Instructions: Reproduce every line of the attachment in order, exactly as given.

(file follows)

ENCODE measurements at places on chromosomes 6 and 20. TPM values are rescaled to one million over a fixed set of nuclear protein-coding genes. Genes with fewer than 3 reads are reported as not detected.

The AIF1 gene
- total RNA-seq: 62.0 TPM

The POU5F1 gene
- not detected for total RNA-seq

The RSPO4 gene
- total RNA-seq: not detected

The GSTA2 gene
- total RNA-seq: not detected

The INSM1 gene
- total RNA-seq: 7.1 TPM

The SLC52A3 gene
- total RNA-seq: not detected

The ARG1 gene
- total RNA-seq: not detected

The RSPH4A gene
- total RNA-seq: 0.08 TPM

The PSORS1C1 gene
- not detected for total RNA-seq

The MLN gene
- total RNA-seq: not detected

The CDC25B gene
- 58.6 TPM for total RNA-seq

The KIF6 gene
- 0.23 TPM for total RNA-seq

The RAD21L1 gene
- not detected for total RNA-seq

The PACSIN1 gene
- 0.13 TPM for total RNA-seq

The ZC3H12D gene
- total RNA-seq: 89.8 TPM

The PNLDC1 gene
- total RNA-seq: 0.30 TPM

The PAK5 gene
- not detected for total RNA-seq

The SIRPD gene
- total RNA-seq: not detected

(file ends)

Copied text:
ENCODE measurements at places on chromosomes 6 and 20. TPM values are rescaled to one million over a fixed set of nuclear protein-coding genes. Genes with fewer than 3 reads are reported as not detected.

The AIF1 gene
- total RNA-seq: 62.0 TPM

The POU5F1 gene
- not detected for total RNA-seq

The RSPO4 gene
- total RNA-seq: not detected

The GSTA2 gene
- total RNA-seq: not detected

The INSM1 gene
- total RNA-seq: 7.1 TPM

The SLC52A3 gene
- total RNA-seq: not detected

The ARG1 gene
- total RNA-seq: not detected

The RSPH4A gene
- total RNA-seq: 0.08 TPM

The PSORS1C1 gene
- not detected for total RNA-seq

The MLN gene
- total RNA-seq: not detected

The CDC25B gene
- 58.6 TPM for total RNA-seq

The KIF6 gene
- 0.23 TPM for total RNA-seq

The RAD21L1 gene
- not detected for total RNA-seq

The PACSIN1 gene
- 0.13 TPM for total RNA-seq

The ZC3H12D gene
- total RNA-seq: 89.8 TPM

The PNLDC1 gene
- total RNA-seq: 0.30 TPM

The PAK5 gene
- not detected for total RNA-seq

The SIRPD gene
- total RNA-seq: not detected